The holiday season is one of the most stressful times of the year when it comes to emotional turmoil. Feelings of shame, guilt, humiliation, embarrassment, anger and depression may be associated with this period. Many people in recovery report they experience increased anxiety with respect to triggers and cravings during the holidays. Going back to your home environment and facing those that you have hurt in the past can be a burden to your conscience. We often go back home earlier than what may be healthy for us to be put back into the situation of dealing with those emotions that have been buried for years. Addicts and alcoholics learn the tools they need to be able to deal with their emotions through a healthy recovery path.
Being in close contact with family members is another serious stressor during the holiday season. Coupled with the likelihood that alcohol will be served during family get-togethers or parties and the outlook is not promising for maintaining your sobriety. Old wounds may be reopened when family members drink, with resulting increase in conflict that may get out of hand –- not the least of which is the urge to drink or use just to escape it, likely a coping method used in the past. You may have been away to treatment and have had time to build back healthy relationship with your family, they may not be receptive to your needs of recovery.
Disruption in Schedules, Time Demands:
With so many people busy with holiday parties, taking time off from work and schedules taking a backseat to holiday plans, is it any wonder that your normal routine will be disrupted? With work schedules jammed due to deadlines to meet before everyone takes off for a break, therapists or sponsors going out of town, increased demands from your spouse, partner or other family members, and your own inability to say no when asked to do something, schedule disruptions and demands on your time can put serious stress on your sobriety. It is also likely to affect your regular meeting attendance, exercise routine, even healthy eating patterns. Going through the stress and the demands that a family may press upon you, and the underlying feeling of not seeing your family for long periods of time.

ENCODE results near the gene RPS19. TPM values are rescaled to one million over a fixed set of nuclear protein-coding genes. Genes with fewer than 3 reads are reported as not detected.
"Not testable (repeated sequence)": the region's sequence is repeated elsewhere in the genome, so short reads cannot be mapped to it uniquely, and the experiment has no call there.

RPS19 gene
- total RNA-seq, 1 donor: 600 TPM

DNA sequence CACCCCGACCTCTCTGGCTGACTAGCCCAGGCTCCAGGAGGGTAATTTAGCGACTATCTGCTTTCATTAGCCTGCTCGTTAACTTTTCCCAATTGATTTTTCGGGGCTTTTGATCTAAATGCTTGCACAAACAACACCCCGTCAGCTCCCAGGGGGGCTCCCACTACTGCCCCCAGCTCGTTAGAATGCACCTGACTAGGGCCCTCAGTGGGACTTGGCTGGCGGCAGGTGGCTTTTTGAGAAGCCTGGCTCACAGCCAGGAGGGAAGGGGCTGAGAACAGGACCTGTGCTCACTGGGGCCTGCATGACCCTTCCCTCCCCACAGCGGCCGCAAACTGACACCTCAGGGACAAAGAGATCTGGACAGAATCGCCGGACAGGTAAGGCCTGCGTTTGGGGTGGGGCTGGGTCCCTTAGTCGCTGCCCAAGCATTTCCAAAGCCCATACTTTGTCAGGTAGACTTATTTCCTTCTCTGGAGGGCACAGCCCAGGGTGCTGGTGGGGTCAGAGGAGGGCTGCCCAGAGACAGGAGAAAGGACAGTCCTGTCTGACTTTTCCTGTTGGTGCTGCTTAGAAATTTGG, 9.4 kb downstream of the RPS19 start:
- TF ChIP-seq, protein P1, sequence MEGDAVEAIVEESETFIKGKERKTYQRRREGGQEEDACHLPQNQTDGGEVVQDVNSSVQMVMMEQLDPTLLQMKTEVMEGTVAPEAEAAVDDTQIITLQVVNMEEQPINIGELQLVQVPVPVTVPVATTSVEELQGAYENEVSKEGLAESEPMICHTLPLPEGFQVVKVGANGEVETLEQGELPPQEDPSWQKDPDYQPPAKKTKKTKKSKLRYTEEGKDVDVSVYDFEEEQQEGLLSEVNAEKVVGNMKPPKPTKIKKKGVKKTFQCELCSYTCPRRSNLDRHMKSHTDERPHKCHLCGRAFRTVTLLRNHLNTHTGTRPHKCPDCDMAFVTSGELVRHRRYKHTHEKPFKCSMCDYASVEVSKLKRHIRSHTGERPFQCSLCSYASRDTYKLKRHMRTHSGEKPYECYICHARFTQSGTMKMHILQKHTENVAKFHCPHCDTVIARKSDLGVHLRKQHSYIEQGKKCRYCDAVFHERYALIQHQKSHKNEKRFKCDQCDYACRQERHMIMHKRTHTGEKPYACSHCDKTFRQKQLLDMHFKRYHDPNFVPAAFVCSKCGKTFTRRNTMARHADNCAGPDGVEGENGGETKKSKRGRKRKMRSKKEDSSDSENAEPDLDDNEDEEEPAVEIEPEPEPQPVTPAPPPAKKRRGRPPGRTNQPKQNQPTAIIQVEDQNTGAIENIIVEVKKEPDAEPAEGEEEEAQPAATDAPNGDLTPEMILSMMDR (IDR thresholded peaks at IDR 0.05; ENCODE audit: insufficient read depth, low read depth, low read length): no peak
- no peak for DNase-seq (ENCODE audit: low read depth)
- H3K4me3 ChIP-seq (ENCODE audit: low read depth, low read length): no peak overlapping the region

The facts of holiday relapses are uncharted and won’t necessarily prove that it is any greater risk than the usual day to day. From an addict/alcoholic that has experienced these stressors first hand, I can tell you that the risks are real and need to be thoroughly discussed before putting ourselves in high risk situations. I had to plan every decision around my recovery or I put myself at risk for a relapse, I continue to think about the above described before I go back to my old environments and people that have put my sobriety at risk. To be successful we have to prepare and weigh out all the options of “what might happen” before we put ourselves in harms’ way.
If you or a loved one you know needs help please reach out and seek a better way of life. It takes a large amount of courage and willingness to take the next step to sobriety, and everyone deserves to be free from addiction. I am blessed to have found that path, and I put that willingness to action. I took a lot of time to listen to the suggestions to those around me and take what others had to say seriously which led to my success today.
Finding Help With Holiday Relapses
Holiday relapses happen. Don’t give up. If you or a loved one are in need of addiction treatment, please contact our recovery center office via the form on this page, or call our recovery specialists at 1-800-249-1932. All calls are free and confidential. We can also verify your insurance coverage over the phone.
Photo credit to Flickr user chinglecats.